OBITUARY: Canon Douglas Rhymes

Douglas Rhymes was one of the unsung heroes of the turbulent years when Mervyn Stockwood was Bishop of Southwark, and South Bank Religion was all the rage. Although not recruited to the chapter at Southwark by Stockwood, Rhymes spent almost his entire ministry in the diocese, and was proud of having been appointed a minor canon, a residentiary canon and an honorary canon, ending up in 1984 as canon emeritus.

Rhymes was born in 1914. He was educated at King Edward VI School, Birmingham, and at Birmingham University, and trained for the priesthood at Ripon Hall. He served as assistant curate at Dovercourt in Essex, and in 1943 enlisted as an army chaplain. It was in 1950 that he was appointed sacrist at Southwark by Stockwood's predecessor, Bertram Simpson, "a charming person and a very good bishop in his way" as Rhymes used to recall. "But he would get his mitre all skew-whiff and sit any old how on his throne, showing his suspenders." When contributing reminiscences last summer for a forthcoming biography of Mervyn Stockwood, Douglas Rhymes described Southwark, in Simpson's day, as "a perfectly ordinary, normal diocese". He was one of those who made sure it did not long remain so.

In 1962 Mervyn Stockwood put Douglas Rhymes in charge of lay training, made him canon librarian and invited him to teach ethics to the newly created Southwark Ordination Course, a bold appointment at the time, for although Rhymes had yet to make public his own sexual orientation, neither Stockwood nor the chairman of the Ordination Course's college council, the Bishop of Woolwich, John Robinson, would have been in any doubt that he was homosexual. In 1964 Rhymes made his own considerable contribution to that unprecedented period of theological and sexual exploration with probably his most important book, No New Morality. And when, in an article in the London Evening Standard in 1963, Stockwood came to delineate the term South Bank Religion he made specific reference to sexual ethics, with the sermons of Douglas Rhymes in mind.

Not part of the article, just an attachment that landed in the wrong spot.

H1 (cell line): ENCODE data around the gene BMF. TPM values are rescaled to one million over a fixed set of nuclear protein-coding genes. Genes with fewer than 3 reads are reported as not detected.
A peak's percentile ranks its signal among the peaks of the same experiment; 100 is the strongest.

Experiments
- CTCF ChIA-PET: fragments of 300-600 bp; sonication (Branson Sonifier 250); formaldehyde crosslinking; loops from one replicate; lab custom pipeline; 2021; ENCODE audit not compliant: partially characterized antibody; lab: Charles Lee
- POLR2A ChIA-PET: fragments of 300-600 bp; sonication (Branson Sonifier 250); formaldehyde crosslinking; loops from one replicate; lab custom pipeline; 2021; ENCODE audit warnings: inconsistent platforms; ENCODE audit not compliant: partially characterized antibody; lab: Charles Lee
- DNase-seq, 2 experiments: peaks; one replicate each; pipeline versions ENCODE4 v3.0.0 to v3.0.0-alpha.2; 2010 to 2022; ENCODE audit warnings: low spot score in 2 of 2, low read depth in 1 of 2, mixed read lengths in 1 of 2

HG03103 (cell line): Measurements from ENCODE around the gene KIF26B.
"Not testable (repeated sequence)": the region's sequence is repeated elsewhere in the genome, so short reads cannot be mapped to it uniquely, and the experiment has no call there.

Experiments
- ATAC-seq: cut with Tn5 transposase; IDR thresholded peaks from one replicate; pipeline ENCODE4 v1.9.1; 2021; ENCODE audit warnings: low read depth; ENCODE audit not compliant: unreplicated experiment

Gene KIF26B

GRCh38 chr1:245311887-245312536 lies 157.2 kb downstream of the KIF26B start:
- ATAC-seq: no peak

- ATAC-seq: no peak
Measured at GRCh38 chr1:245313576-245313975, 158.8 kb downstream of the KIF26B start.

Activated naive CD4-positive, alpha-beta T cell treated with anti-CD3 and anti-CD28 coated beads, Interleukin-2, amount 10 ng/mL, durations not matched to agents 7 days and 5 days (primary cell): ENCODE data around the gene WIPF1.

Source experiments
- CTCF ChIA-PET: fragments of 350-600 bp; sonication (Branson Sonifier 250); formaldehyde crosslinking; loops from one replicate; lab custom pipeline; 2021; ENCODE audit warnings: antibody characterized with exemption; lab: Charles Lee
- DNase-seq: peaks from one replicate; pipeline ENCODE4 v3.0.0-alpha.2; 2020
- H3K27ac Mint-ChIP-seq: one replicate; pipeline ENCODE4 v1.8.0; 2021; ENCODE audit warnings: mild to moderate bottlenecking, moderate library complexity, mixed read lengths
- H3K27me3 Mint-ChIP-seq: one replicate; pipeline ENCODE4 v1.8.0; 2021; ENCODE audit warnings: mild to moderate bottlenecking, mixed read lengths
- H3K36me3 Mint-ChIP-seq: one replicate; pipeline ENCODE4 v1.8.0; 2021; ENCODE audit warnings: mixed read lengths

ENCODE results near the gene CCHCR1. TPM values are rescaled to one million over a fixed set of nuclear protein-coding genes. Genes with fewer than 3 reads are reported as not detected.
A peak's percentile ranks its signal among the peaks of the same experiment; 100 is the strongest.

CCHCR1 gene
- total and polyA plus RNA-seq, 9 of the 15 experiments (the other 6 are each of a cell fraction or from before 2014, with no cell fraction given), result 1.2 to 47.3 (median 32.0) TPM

Having served faithfully a radical cathedral chapter he referred to as "the most difficult you could ever have, a bit like the Ministry of all the Talents", in 1968 Rhymes surprised those who did not know him better by gently withdrawing from the ecclesiastical fray. He was inducted first as vicar of St Giles, Camberwell, and in 1976 moved to Woldingham as parish priest. Eventually he retired to Fontwell, West Sussex.

Much to Mervyn Stockwood's astonishment, for he abhorred all church assemblies, Douglas Rhymes was a member of the General Synod for a decade from 1975. In debate he always spoke pastorally, for he was at heart a parish priest and a loving and lovable man, with a streak of Anglican eccentricity that endeared him to many of his friends, but not necessarily those whose briefcases he absent-mindedly wandered off with after Synod sessions. He was, generally, accident-prone. Returning once from a holiday in Cornwall he stopped off to have a bathe, only to have his car, and all the clothes he had left inside it, stolen. Decently kitted out again, he returned to Cornwall to retrieve his car, the police having found it - and promptly drove it into a wall.

Among the recreations he listed in Who's Who was conversation, an art in which he excelled. He was much more interested in other people than himself and had the perfect manners of a born listener.

Michael De-la-Noy

Douglas Alfred Rhymes, priest: born 26 March 1914; ordained deacon 1940, priest 1941; Sacrist, Southwark Cathedral 1950-54, Canon Residentiary and Librarian 1962-69 (Honorary Canon 1969, Canon Emeritus 1984); Vicar, All Saints, New Eltham 1954-62; Director of Lay Training, Diocese of Southwark 1962-68; Vicar, St Giles, Camberwell 1968-76; Parish Priest, Woldingham 1976-84; died Chichester 1 January 1996.

Start your day with The Independent, sign up for daily news emails
Latest stories from i100
Have you tried new the Independent Digital Edition apps?